Should minimal blood glucose variability become the gold standard of glycemic control?

Irl B. Hirsch, Michael Brownlee

Research output: Contribution to journalArticle

307 Citations (Scopus)

Abstract

The Diabetes Complications and Control Trial (DCCT) established glycosylated hemoglobin (A1C) as the gold standard of glycemic control, with levels ≤7% deemed appropriate for reducing the risk of vascular complications. Yet, even when A1Cs were comparable between intensively treated subjects and their conventionally treated counterparts, the latter group experienced a markedly higher risk of progression to retinopathy over time. Our speculative explanation, based on the discovery that hyperglycemia-induced oxidative stress is the chief underlying mechanism of glucose-mediated vascular damage, was that glycemic excursions were of greater frequency and magnitude among conventionally treated patients, who received fewer insulin injections. Subsequent studies correlating the magnitude of oxidative stress with fluctuating levels of glycemia support the hypothesis that glucose variability, considered in combination with A1C, may be a more reliable indicator of blood glucose control and the risk for long-term complications than mean A1C alone.

Original languageEnglish (US)
Pages (from-to)178-181
Number of pages4
JournalJournal of Diabetes and its Complications
Volume19
Issue number3
DOIs
StatePublished - May 2005

Fingerprint

Blood Glucose
Blood Vessels
Oxidative Stress
Glucose
Glycosylated Hemoglobin A
Diabetes Complications
Hyperglycemia
Insulin
Injections

Keywords

  • Diabetes complications
  • Glucose variability
  • Oxidative stress
  • Reactive oxygen species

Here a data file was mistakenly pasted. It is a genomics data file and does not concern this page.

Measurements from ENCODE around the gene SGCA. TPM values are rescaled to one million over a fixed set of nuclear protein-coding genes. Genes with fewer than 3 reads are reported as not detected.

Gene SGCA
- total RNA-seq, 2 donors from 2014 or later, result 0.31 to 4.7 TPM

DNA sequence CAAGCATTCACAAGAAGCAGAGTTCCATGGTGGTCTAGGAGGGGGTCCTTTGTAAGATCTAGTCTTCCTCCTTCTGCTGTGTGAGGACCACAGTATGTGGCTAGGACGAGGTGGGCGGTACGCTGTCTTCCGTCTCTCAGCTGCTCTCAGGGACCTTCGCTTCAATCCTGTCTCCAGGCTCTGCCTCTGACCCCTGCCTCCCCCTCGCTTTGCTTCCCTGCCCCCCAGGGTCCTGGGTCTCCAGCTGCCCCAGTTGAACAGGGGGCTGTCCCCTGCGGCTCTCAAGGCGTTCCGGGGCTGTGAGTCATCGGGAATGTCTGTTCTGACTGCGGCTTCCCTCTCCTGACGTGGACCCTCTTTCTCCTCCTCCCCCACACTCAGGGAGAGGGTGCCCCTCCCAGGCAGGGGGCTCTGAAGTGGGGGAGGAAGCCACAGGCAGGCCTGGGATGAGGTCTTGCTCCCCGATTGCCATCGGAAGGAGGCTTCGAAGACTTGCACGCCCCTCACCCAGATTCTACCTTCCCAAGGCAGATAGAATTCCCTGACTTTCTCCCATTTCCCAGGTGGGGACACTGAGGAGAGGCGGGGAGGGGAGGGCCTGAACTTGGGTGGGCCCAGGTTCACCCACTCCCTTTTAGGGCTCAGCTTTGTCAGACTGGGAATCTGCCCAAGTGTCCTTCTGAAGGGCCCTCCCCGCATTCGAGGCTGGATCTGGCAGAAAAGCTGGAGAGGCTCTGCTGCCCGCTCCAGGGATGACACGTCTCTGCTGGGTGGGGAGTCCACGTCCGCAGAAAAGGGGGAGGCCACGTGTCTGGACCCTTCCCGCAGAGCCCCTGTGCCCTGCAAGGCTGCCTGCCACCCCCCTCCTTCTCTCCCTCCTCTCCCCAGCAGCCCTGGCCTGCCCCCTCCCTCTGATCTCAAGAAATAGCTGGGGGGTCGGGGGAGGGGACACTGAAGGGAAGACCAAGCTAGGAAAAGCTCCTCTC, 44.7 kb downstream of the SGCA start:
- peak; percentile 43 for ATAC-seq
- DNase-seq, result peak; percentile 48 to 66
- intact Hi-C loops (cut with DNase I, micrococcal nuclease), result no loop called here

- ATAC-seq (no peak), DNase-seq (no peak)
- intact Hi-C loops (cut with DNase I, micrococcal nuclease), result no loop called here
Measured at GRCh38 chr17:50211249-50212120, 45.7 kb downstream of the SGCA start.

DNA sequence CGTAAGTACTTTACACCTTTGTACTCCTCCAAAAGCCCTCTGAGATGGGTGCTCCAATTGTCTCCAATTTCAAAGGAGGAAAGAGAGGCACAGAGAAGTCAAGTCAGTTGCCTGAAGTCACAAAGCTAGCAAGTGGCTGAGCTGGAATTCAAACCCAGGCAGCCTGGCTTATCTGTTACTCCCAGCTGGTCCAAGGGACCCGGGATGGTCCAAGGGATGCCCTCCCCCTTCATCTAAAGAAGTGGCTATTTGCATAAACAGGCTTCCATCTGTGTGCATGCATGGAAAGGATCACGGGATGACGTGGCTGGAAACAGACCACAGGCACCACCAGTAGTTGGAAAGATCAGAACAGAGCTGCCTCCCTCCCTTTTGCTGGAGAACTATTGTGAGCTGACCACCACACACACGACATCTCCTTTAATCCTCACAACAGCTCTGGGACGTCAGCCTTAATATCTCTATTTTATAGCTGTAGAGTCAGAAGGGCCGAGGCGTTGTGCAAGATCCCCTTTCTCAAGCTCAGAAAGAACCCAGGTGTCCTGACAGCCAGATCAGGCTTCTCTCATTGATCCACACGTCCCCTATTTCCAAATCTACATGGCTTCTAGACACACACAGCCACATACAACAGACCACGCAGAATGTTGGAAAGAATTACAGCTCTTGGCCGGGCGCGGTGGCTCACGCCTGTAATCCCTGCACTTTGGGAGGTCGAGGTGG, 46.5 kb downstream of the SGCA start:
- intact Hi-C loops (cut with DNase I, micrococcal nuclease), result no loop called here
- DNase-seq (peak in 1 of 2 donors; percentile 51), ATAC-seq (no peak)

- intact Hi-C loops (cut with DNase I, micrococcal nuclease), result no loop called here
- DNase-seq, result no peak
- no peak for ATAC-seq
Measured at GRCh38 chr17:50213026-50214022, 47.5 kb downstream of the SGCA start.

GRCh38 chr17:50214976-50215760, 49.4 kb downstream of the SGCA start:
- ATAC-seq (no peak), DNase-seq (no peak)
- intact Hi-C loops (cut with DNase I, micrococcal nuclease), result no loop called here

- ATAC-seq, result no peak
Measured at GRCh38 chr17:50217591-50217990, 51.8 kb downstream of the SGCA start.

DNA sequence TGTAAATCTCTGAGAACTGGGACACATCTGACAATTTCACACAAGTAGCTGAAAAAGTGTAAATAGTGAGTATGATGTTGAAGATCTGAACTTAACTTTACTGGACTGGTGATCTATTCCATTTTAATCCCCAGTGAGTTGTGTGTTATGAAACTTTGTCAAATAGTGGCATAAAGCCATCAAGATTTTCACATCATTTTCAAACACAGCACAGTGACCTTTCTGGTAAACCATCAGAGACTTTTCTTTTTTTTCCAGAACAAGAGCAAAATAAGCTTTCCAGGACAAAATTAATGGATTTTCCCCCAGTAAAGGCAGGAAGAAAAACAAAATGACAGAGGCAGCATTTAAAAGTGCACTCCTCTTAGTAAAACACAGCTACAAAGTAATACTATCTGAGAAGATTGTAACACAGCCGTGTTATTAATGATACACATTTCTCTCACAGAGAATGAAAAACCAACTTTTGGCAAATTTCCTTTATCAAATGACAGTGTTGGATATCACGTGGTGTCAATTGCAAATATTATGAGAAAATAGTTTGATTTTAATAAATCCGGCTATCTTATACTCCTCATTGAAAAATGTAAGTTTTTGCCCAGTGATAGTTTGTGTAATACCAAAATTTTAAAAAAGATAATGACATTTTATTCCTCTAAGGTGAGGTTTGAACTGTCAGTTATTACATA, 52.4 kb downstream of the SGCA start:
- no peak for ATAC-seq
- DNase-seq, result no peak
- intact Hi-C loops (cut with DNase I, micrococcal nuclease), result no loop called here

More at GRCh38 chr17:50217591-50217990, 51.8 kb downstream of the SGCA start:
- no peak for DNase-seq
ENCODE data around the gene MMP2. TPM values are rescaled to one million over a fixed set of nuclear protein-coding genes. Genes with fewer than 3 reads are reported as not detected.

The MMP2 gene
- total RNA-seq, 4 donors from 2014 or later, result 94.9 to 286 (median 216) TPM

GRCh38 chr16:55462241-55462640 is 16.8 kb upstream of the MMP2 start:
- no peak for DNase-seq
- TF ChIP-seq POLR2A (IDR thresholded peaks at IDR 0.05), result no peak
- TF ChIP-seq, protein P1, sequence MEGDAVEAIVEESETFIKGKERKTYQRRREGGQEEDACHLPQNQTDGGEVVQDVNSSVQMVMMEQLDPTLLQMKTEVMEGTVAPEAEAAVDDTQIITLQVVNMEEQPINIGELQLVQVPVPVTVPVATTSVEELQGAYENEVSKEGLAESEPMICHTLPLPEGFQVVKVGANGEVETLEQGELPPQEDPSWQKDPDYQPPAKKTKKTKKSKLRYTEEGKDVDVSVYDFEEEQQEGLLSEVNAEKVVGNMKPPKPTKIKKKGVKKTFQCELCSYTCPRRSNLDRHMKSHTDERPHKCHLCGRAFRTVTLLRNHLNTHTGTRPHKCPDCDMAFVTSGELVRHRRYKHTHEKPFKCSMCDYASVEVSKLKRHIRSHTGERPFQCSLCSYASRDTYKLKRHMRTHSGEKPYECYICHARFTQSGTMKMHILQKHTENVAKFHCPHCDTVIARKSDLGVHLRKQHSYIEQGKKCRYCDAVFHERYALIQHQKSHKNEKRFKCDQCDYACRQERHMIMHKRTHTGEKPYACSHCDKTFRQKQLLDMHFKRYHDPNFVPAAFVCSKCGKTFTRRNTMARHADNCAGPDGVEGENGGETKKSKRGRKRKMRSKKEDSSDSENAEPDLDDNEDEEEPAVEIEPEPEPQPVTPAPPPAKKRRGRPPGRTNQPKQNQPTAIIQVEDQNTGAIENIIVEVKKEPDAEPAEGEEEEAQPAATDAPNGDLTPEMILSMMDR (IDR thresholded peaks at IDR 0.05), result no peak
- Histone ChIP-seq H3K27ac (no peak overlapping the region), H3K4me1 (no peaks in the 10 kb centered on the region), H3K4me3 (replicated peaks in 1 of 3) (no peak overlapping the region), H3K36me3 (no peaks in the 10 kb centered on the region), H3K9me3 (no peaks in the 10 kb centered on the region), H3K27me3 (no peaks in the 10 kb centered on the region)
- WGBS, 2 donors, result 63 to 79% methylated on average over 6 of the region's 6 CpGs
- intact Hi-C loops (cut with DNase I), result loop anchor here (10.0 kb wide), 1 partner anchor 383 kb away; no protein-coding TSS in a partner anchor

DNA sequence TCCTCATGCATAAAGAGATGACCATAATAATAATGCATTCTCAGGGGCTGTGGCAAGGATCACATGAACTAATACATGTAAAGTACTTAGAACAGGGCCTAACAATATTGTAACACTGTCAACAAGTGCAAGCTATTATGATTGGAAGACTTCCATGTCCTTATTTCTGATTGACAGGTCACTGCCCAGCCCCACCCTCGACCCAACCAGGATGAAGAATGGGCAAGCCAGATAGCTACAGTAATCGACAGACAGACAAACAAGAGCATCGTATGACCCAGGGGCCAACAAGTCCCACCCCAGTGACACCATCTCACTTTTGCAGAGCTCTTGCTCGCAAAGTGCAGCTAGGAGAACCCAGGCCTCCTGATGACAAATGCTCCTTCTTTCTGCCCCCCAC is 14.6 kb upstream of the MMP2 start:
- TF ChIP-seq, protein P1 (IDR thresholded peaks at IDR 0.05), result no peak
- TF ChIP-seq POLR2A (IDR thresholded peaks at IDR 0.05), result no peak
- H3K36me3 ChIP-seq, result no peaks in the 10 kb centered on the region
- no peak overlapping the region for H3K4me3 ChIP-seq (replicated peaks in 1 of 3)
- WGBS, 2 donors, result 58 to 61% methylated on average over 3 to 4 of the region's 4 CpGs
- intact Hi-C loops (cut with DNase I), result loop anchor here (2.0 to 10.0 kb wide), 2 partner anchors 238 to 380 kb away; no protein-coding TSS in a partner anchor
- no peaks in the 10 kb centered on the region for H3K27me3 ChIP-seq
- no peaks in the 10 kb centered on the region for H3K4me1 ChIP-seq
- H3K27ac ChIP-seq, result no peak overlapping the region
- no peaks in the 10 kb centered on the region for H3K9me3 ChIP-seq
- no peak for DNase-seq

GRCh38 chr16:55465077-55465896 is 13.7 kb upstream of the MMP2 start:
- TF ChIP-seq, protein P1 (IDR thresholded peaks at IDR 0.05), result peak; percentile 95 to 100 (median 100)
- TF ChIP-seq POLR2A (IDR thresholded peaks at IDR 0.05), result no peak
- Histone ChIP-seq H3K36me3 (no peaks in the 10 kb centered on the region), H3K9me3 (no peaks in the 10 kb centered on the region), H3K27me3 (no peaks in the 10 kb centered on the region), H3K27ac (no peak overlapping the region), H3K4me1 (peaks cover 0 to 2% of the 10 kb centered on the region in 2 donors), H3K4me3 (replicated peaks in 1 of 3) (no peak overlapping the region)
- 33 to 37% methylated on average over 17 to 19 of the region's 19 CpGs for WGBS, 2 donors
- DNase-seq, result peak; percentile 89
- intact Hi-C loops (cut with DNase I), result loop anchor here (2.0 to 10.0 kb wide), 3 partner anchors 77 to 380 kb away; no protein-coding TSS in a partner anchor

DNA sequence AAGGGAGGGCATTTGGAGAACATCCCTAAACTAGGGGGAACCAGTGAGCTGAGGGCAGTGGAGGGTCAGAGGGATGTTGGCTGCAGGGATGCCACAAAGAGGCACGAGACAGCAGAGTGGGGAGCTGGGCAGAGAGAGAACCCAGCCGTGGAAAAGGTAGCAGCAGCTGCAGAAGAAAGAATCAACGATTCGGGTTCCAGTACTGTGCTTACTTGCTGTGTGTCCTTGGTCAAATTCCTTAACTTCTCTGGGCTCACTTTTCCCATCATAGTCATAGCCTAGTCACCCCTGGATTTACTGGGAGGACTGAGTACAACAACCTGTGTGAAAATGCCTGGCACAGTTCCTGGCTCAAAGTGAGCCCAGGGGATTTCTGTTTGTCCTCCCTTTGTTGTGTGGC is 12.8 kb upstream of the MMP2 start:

ASJC Scopus subject areas

  • Endocrinology
  • Endocrinology, Diabetes and Metabolism

Cite this

Should minimal blood glucose variability become the gold standard of glycemic control? / Hirsch, Irl B.; Brownlee, Michael.

In: Journal of Diabetes and its Complications, Vol. 19, No. 3, 05.2005, p. 178-181.

Research output: Contribution to journalArticle

@article{12b2c8ffc26a472b862be8f569d716ff,
title = "Should minimal blood glucose variability become the gold standard of glycemic control?",
abstract = "The Diabetes Complications and Control Trial (DCCT) established glycosylated hemoglobin (A1C) as the gold standard of glycemic control, with levels ≤7{\%} deemed appropriate for reducing the risk of vascular complications. Yet, even when A1Cs were comparable between intensively treated subjects and their conventionally treated counterparts, the latter group experienced a markedly higher risk of progression to retinopathy over time. Our speculative explanation, based on the discovery that hyperglycemia-induced oxidative stress is the chief underlying mechanism of glucose-mediated vascular damage, was that glycemic excursions were of greater frequency and magnitude among conventionally treated patients, who received fewer insulin injections. Subsequent studies correlating the magnitude of oxidative stress with fluctuating levels of glycemia support the hypothesis that glucose variability, considered in combination with A1C, may be a more reliable indicator of blood glucose control and the risk for long-term complications than mean A1C alone.",